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I'm designing an audio circuit running on ±15V supplies, which has a need for precision +12V and -5V rails. These must source (from 12V) and sink (from -5V) up to ~20mA to power a CEM3340 oscillator and some ancillary components. Absolute precision of these +12V and -5V supplies is not critical (±1% would be OK) but I would like to minimise temperature dependence as far as possible, within a maximum budget of around $3. Load regulation needs to be good, as the CEM3340 current draw will vary with time across the oscillation cycle.

The circuit already uses several OPA1679 op-amps (which can source/sink over 20mA) and a 5V precision reference. So one solution seemed to be using two amplifiers from an OPA1679 in straightforward non-inverting and inverting configurations to give +12V and -5V from the existing 5V reference.

  1. Is using an op-amp to provide the power rails in this way sensible? If so,
  2. How should I make sure that the new power rails are properly decoupled? I understand that putting decoupling capacitors across the new op-amp outputs may cause instability, but don't know how to predict or mitigate this.

If op-amp outputs are not sensible here, what would be the best strategy for getting these power rails?

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  • \$\begingroup\$ Do you already have a voltage rail higher than 12V and lower than -5? \$\endgroup\$ – JRE Mar 23 '20 at 23:21
  • \$\begingroup\$ Yes, I have ±15V supplies for the whole circuit \$\endgroup\$ – Chris Johnson Mar 23 '20 at 23:22
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    \$\begingroup\$ Sorry to have to ask. I've seen questions here before where someone wanted to "amplify" 5V to 12V with an opamp supplied from a single 5V rail. \$\endgroup\$ – JRE Mar 23 '20 at 23:26
  • \$\begingroup\$ Possibly your question could be improved if you give a better idea of what the load is on the 12V and -5V rails. It seems odd that you would need to sink current into the 12V rail, for example, rather than just source it. Is the 12V current and -5V current liable to flow in both directions both into and out of the power supply? Or am I misunderstanding what you mean. \$\endgroup\$ – mkeith Mar 23 '20 at 23:30
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    \$\begingroup\$ Sorry, now clarified. I just need to source current from the 12V rail and sink it to the 5V rail. \$\endgroup\$ – Chris Johnson Mar 23 '20 at 23:32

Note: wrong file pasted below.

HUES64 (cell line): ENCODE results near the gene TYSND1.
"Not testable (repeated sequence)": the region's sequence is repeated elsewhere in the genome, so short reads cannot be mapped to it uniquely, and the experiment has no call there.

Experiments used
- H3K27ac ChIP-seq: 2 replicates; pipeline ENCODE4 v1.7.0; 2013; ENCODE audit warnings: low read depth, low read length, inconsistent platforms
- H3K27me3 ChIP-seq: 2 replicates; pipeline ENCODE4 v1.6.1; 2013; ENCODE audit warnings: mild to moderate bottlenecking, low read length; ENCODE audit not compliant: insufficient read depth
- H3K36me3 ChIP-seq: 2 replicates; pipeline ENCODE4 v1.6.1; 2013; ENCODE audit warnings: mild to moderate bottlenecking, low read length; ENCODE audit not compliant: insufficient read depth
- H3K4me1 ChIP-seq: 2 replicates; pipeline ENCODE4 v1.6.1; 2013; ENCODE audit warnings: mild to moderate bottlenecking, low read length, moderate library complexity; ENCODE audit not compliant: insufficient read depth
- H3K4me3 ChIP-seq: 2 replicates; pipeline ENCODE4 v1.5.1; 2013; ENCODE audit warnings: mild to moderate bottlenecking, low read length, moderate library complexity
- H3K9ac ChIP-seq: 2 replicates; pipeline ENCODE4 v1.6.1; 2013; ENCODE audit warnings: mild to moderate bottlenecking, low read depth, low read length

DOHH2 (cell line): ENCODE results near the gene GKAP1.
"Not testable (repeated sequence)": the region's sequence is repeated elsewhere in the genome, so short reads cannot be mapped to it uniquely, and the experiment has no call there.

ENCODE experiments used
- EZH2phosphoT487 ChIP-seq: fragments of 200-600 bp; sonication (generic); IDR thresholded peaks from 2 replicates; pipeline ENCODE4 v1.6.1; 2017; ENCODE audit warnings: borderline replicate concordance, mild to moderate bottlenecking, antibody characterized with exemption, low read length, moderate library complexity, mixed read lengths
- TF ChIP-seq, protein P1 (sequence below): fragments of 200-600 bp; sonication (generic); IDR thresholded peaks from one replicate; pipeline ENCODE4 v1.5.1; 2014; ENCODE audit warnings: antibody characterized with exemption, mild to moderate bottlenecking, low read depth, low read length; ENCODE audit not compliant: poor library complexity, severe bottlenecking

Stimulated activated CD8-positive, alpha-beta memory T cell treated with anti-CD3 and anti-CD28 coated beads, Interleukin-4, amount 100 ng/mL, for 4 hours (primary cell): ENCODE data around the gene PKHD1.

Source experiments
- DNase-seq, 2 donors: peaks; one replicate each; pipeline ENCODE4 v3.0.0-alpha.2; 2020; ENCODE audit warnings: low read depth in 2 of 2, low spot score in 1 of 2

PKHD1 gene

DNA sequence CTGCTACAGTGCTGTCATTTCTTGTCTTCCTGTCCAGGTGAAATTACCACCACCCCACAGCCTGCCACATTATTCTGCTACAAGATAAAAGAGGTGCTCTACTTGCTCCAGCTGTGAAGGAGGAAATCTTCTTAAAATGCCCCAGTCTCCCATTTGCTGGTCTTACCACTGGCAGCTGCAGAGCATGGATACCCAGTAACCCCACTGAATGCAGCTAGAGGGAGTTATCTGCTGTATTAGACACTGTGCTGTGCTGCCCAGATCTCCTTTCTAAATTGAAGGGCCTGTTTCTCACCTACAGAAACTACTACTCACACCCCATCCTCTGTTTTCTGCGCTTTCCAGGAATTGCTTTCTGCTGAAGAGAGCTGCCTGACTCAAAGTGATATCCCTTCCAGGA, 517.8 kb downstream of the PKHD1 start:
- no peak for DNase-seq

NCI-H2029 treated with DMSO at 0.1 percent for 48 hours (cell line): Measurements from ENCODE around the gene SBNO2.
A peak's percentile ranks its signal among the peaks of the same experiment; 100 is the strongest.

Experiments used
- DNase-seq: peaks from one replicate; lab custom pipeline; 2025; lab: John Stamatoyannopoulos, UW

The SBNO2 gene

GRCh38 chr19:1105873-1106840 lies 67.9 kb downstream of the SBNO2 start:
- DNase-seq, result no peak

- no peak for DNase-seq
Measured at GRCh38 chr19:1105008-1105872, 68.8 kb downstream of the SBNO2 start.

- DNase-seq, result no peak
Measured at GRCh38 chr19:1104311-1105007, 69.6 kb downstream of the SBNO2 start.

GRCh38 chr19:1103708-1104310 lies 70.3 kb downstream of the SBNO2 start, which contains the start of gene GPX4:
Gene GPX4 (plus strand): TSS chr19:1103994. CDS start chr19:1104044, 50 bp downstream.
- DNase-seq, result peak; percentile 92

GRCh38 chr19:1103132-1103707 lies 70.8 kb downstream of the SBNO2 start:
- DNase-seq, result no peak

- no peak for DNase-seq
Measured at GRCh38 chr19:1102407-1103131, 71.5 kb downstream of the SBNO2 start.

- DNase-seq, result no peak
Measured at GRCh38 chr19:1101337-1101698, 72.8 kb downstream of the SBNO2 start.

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Generally, no it is not sensible to use an op-amp for a power rail. The main reason is stability. Op-amps are typically not stable when driving large capacitance loads. If you do decide to do it, you would typically add a resistor between the op amp output and the bulk capacitance for the rail. This will likely make the op-amp stable but will degrade transient response and make the output voltage dependent on the load. In some cases that might be OK. For example if you are driving circuitry with load that doesn't vary much and doesn't need a lot of bulk capacitance. You cannot use feedback to compensate for the drop across the resistor. That would defeat the stability benefit of having the resistor in the first place.

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  • \$\begingroup\$ Many thanks. Can you suggest another option? (There don't seem to be many options for precision linear regulators at +12 and -5V) \$\endgroup\$ – Chris Johnson Mar 23 '20 at 23:43
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    \$\begingroup\$ @ChrisJohnson, you can use an adjustable linear regulator, with 0.1% resistors to set set the output voltage. Or use your op-amps with a transistor buffer to isolate them from any capacitive load. \$\endgroup\$ – The Photon Mar 23 '20 at 23:46
  • \$\begingroup\$ Well there are hundreds or maybe even thousands of linear regulators. Are you sure none of them will work for you? \$\endgroup\$ – mkeith Mar 23 '20 at 23:50
  • \$\begingroup\$ I'll look more carefully. I was rather discouraged by LDO dependence on temperature being rarely quoted in parametric searches (and even datasheets) and some orders of magnitude worse than that of the voltage reference + op-amp combination, when it was quoted. But knowing this is the way to go, I will look further. \$\endgroup\$ – Chris Johnson Mar 23 '20 at 23:59
  • \$\begingroup\$ @ChrisJohnson TI's LM1117 datasheet specifies guaranteed bounds on output voltage over the entire operational temperature range, though they don't have any 12V or -5V models (I'm just providing this as an example). Look at page 5, where it has typical output voltages for each nominal voltage at 25°C, but then it also has minimum and maximum values over the entire temperature range. That sort of information should be good enough for most applications, I imagine; you probably don't need to have an actual temperature coefficient. \$\endgroup\$ – Hearth Mar 24 '20 at 1:05

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